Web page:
Bob Arum Talks Inoue v Gervonta, Politricks And Old Rival Don King



Bob Arum Talks Inoue v Gervonta, Politricks And Old Rival Don King

The 88 year old deal-maker Bob Arum checked in with NYF, sounding fairly buoyant, predicting that in a week, the nation will send a message that change is desired, in the form of the choosing of a party change at the White House. The subject came up, in the context of how easy or hard it was proving to be to factor in travel for some of his overseas talent, like the Japanese super-fighter, Naoya Inoue, who gloves up Saturday in Las Vegas, on ESPN+.

“If we had competent leadership, it would absolutely disappear with great leadership,” Arum said, as we talked about challenges still existing with travel for the athletes. “On Tuesday, I think we're good in the Rust Belt states, and I would love if Dems win in some red states. I think we're good in Arizona, I think we're in good shape in Nevada, Georgia could go democrat, Iowa looks good. My hope is Joe Biden wins in one or two states, like South Dakota, Florida, North Carolina, Georgia…then this election is over by 10:30 PM ET.”

It's six days away now from partial D-Day; people who take in news of a certain sort know that “early” voting is all the rage this year, and that turnout so far is showing trending that may well indicate that Americans this time around are going to steer away from the “Make America Great Again” guy who told the white supremacist terror group to “stand by” when asked during a debate to repudiate white supremacy once and for all, forcefully.

A couple of you might be curious, does Arum maybe, like, hop on the phone and chat politricks with Don King, talk old times and election possibilities.

“No, I talk to sensible people,” said the 89 in December Arum, some of that Brooklyn salty charm leaking out. Like, he said, he talked to a sitting Senator Tuesday, and also Nevadan Jon Ralston, the political analyst. “King's a schmuck.”

Naoya Inoue has been in Las Vegas for more than a week, promoter Arum said on this Tuesday phoner, and his weight is on target for the Friday weigh-in ahead of the Saturday clash against Jason Maloney, which will screen on ESPN+.

That's good news, being that 19-0 The Monster makes his home in Japan, and no one needs to tell you that COVID has impacted travel plans, and fight matchups and most pockets of planet Earth. But so far so good for the Top Rank main event to play out at the MGM Bubble on Halloween night, Arum said.

“I did a Zoom Monday with his opponent Moloney, the former world title challenger from Melbourne, Australia,” Arum said. “It's a terrific fight. And if Inoue, defending his WBA/IBF bantamweight world titles, wins, we will figure out his people want him to do a fight in Japan for New Year's Eve, or have us do the next fight here. We'll get him in the spring. There are plenty of options, like John Riel Casimero (the WBO 118 pound champ, who downed title challenger Duke Micah Sept. 26), and everybody up to 122.

In the co-feature, unbeaten 2016 U.S. Olympian and Los Angeles native Mikaela Mayer (from CA; 13-0 with 5 KOs) will challenge the Polish WBO female junior lightweight world champion Ewa Brodnicka (19-2 eith 2 KOs), and heavyweight Jared Anderson (from Ohio; 6-0 with 6 KOs) stream live on ESPN+ starting at 7:30 p.m. ET.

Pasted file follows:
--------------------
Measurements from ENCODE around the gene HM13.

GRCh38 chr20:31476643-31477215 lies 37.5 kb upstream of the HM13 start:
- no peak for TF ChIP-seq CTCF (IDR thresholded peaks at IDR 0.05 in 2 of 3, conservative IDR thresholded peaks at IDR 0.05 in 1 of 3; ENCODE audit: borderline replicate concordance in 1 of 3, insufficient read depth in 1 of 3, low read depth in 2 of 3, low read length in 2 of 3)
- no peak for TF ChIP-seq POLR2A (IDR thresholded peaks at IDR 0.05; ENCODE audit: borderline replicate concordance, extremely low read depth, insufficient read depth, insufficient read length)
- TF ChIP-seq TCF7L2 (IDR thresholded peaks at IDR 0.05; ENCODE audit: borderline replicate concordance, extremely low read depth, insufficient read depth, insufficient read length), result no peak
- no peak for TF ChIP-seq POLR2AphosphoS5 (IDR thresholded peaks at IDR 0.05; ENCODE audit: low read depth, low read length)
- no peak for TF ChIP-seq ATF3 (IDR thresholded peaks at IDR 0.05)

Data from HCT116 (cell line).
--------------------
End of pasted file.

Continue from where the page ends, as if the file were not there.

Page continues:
Yes indeed, Arum is aware there are other entertainment options for sports fans on Saturday. Showtime is trotting out Gervonta Davis on a PPV production, against Leo Santa Cruz, from Texas. He said he's not worried about the Sho fare. You can pay $49.99 for a year's subscription to Plus, he said, or pony up a premium fee for the Gervonta card. “Ours, you do have to be a subscriber,” he continued. But, he stated, “They are gonna do no business.” Santa Cruz is a viable foe, though, I pointed out.

“It's not because it's not a good fight, but asking people to pay that during the pandemic, it's ridiculous,” Arum continued. “The only way pay per view works, for forever, is when you can get a bunch of people over your house.” That option being disabled, and the prevalence if piracy, he said, make it an uphill climb with lead hiking boots, in his mind.

Business-side aside, as far as the contest goes, one has to wonder what type of rust effect there might be on Inoue. He was last seeing live fire on Nov. 7, 2019, against Nonito Donaire.

It was a harder lift than many assumed it would be, and was that because, I don't know, he's reached his athletic peak? 118 is a bit too taxing for him to make? He's not a top 3 pound for pounder? Or maybe that Donaire is an A fighter, with a heart right there will his skill set of techniques and weapons as a massive plus to his credit? Monster fanatics didn't like seeing those counters from Donaire get to him. Rips to the body, too, those were landing from the ultra seasoned Donaire, who wasn't put off even a tiny bit by the Inoue hype. We think some of what worked for Nonito, especially that willpower, that intrepid mindset, has been imbued into the twin Moloney? I don't expect him to be able to replicate the speed-power-timing-accuracy packaging Inoue saw from Donaire, so mindset is going to be that much more important.

How are you seeing this Top Rank main event, readers?

Founder/editor Michael Woods got addicted to boxing in 1990, when Buster Douglas shocked the world with his demolition of the then-impregnable Mike Tyson. The Brooklyn-based journalist has covered the sport since for ESPN The Magazine,, Bad Left Hook and RING. His journalism career started with NY Newsday in 1999. Michael Woods is also an accomplished blow by blow and color man, having done work for Top Rank, DiBella Entertainment, EPIX, and for Facebook Fightnight Live, since 2017.